The Ghost In The Machine

Contributor: David Baume, Higher Education Consultant, david@davidbaume.com

Ingredients:

Digital projector; computer; two slightly different sets of slides

Setting

Lecture, especially keynote, using slides

 Opportunity / Challenge / Rationale etc.

It can be difficult to keep an audience engaged. It can be difficult to get debate into a lecture.

 Method (what you do)

Summary – Interrupt the lecture with an unexpected on-screen intervention. This can be a direct question or challenge to you, the presenter. Engage with the challenge!

In detail – This works particularly well when participants have the slides in advance, on paper or on-line.

There will (hopefully) be a few places in the presentation when you say something particularly challenging or potentially contentious.

A slide then comes up that directly challenges what you just said. The slide looks and feels very different from the other slides. This slide is of course not in the published version of the slides.

 Worked example

This was a large keynote at Hong Kong Polytechnic University. I had told no-one what I was about to do. Fifteen or so minutes into the lecture, when I clicked for the next slide and they turn to the next slide in their handout (this was ten years ago) scrolling up the screen, came:

capture

I stared at the screen, at the projector, at the computer, at the audience. I even looked behind the screen. Actors and comics call this ‘milking it’. So be it. There was confusion, and nervous laughter.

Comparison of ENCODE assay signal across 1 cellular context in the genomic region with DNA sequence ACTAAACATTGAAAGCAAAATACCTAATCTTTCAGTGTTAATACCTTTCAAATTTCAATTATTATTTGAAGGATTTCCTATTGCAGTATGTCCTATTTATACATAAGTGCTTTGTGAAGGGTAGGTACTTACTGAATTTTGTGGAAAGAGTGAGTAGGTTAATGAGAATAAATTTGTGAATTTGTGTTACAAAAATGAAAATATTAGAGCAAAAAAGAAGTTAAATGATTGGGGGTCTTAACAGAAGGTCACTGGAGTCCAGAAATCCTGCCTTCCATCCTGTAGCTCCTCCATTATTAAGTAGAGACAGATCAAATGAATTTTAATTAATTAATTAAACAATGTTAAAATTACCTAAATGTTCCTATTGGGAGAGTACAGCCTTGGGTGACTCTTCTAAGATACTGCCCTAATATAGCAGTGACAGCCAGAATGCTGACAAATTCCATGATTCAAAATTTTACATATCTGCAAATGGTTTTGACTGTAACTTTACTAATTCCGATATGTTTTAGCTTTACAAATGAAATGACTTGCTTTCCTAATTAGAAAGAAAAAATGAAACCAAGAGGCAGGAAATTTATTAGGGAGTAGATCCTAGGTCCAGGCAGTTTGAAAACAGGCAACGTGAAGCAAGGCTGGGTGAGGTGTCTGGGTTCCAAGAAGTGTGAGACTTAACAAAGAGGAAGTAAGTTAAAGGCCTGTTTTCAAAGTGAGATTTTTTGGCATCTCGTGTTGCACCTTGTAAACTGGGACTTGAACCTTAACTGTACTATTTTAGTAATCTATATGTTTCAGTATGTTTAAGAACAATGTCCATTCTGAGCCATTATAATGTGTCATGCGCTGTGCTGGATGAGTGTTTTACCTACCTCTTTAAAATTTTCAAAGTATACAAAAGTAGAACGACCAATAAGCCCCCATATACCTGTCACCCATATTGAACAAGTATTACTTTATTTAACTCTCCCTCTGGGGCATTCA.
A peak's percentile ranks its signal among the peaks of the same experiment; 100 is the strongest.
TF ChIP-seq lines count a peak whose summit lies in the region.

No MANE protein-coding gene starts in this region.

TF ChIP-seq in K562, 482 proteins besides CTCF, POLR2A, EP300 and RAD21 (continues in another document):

My response had to be truthful, in the sense of largely unprepared, for this to work. The challenge, the question from the ghost, had to be genuine, difficult. (Of course my surprise was fake, but the fear wasn’t – this was scary in front of a few hundred academics. It was theatrical. It provided shock, intrigue. It kept people awake and paying attention.

I eventually stopped (pretending to) try(ing) to work out what was going on, and engaged with the challenge. In a largely unrehearsed way. Informal, hesitant, thoughtful, uncertain.

After I’d finished my first response, I asked the ghost in the machine if they were happy with my answer. After a (preprogrammed) pause – I was away from the computer, with no remote control anywhere near me – I may have stood with my hands in the air – it just said:

OK.

After it happens the first time, you and the audience are looking out for it to happen again. This increases their attention, their engagement.

I feel that you can allow the ghost in to the presentation maybe twice or three times in a lecture. More might get irritating.

I’m sure many variants are possible.

As far as I know, this is original.

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